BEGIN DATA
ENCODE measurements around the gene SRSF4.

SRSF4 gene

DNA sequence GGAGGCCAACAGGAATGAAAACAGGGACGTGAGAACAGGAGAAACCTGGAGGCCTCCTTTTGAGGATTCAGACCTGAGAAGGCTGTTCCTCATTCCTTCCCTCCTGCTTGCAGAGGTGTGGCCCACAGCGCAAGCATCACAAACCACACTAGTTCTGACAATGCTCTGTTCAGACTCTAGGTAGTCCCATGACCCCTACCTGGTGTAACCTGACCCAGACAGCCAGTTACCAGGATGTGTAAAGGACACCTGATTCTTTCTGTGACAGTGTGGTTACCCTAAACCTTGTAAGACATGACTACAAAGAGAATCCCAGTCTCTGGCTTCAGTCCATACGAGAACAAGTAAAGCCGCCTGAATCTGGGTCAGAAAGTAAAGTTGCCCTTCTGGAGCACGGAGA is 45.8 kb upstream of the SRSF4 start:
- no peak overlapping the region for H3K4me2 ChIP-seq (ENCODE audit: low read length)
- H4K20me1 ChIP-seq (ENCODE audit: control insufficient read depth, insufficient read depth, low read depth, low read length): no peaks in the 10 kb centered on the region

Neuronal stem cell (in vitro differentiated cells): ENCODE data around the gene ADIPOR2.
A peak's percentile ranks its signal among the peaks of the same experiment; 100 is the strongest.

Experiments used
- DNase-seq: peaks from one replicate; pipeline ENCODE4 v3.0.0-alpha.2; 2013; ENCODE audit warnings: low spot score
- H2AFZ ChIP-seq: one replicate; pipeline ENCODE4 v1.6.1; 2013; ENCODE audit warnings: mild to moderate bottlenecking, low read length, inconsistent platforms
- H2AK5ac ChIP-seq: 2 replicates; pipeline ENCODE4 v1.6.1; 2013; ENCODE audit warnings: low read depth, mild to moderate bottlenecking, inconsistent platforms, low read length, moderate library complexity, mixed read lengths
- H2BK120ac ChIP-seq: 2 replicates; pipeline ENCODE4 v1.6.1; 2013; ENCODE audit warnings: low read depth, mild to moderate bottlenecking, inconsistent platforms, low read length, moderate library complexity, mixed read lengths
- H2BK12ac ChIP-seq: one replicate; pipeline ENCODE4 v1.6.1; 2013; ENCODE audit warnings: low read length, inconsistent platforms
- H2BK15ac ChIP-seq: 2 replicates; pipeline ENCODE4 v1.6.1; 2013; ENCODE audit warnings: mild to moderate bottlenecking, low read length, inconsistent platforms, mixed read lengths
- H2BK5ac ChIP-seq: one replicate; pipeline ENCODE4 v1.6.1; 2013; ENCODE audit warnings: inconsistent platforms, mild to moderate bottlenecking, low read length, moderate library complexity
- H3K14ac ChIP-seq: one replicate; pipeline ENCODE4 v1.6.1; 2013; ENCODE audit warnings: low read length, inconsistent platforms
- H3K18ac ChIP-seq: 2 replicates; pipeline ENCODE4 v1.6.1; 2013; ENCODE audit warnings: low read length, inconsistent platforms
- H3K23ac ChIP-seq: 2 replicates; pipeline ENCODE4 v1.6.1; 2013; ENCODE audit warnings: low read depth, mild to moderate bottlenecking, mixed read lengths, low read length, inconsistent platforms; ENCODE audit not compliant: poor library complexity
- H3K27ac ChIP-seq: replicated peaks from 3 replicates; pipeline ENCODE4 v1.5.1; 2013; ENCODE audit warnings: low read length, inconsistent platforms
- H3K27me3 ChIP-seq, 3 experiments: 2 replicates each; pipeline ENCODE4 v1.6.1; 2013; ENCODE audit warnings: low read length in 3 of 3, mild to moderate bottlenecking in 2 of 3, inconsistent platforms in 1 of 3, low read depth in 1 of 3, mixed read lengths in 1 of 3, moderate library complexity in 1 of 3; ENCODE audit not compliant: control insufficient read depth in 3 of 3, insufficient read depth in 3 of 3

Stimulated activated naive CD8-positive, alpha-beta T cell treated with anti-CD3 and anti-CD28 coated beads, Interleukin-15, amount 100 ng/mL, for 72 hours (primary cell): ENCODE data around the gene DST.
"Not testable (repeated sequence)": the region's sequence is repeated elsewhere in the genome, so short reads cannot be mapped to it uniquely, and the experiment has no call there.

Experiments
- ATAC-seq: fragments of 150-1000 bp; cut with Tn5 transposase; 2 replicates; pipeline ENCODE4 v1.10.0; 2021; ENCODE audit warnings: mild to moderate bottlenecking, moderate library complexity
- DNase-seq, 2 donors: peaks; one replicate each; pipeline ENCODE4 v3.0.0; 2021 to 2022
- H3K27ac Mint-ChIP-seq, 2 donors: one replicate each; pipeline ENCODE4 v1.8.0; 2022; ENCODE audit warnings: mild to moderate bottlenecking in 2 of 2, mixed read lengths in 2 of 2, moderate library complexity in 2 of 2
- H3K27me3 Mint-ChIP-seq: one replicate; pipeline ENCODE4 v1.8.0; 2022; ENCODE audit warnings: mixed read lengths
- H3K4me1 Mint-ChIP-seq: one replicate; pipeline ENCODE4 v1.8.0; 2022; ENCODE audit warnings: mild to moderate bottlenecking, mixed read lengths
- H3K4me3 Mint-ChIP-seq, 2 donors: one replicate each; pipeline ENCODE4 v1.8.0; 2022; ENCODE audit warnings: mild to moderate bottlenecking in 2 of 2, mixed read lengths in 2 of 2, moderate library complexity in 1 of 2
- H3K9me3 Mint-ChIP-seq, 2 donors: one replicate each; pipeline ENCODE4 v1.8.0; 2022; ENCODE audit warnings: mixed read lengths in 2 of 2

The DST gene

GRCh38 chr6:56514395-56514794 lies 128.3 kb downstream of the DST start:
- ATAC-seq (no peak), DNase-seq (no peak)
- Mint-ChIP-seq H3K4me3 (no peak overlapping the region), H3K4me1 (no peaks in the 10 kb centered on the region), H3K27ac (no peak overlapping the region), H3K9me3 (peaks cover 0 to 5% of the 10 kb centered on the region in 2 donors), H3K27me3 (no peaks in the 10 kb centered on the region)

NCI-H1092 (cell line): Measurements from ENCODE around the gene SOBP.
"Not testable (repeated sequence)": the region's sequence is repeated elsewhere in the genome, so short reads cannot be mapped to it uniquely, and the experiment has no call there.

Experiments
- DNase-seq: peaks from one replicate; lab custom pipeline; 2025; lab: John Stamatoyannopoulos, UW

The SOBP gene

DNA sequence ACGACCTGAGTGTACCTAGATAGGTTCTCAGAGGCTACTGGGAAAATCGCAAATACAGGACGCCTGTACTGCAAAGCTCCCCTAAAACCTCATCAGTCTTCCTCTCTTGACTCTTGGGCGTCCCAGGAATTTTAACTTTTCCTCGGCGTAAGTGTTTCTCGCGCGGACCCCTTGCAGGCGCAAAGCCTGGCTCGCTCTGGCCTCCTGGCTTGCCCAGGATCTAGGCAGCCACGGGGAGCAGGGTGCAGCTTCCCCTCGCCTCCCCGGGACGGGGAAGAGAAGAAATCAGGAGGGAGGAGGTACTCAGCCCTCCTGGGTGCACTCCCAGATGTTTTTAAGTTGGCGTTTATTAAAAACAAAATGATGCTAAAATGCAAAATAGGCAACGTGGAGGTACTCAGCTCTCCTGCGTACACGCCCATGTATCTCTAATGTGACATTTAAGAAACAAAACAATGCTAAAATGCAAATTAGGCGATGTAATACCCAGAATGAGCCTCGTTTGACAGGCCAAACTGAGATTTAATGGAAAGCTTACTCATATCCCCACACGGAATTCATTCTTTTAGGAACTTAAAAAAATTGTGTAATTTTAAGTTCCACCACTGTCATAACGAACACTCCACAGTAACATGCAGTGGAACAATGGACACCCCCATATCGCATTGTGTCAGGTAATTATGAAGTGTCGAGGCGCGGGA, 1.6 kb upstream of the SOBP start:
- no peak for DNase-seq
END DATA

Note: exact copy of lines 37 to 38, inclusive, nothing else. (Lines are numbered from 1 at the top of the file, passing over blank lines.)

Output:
Experiments
- DNase-seq: peaks from one replicate; lab custom pipeline; 2025; lab: John Stamatoyannopoulos, UW